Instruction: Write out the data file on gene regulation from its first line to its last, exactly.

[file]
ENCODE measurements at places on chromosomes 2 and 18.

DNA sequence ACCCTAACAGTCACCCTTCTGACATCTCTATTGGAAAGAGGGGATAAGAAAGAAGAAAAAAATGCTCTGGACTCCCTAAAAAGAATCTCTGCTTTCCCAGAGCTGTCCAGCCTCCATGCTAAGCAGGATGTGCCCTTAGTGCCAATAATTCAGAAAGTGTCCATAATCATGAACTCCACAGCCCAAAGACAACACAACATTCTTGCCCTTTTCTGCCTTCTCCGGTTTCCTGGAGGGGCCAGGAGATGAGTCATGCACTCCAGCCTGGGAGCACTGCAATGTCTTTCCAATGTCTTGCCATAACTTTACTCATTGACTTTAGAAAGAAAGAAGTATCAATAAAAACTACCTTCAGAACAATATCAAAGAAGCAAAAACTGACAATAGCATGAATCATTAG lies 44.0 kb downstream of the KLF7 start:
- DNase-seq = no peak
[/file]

ENCODE measurements at places on chromosomes 2 and 18.

DNA sequence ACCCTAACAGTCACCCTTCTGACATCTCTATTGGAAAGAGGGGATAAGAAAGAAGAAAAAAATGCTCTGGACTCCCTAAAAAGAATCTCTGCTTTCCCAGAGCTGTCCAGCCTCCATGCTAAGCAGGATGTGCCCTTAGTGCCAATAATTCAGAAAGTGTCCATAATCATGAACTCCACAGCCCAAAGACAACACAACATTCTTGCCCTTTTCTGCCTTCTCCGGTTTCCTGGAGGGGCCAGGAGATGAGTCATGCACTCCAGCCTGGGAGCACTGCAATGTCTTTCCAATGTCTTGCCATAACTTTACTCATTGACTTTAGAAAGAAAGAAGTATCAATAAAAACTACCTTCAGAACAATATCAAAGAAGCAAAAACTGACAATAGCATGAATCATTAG lies 44.0 kb downstream of the KLF7 start:
- DNase-seq = no peak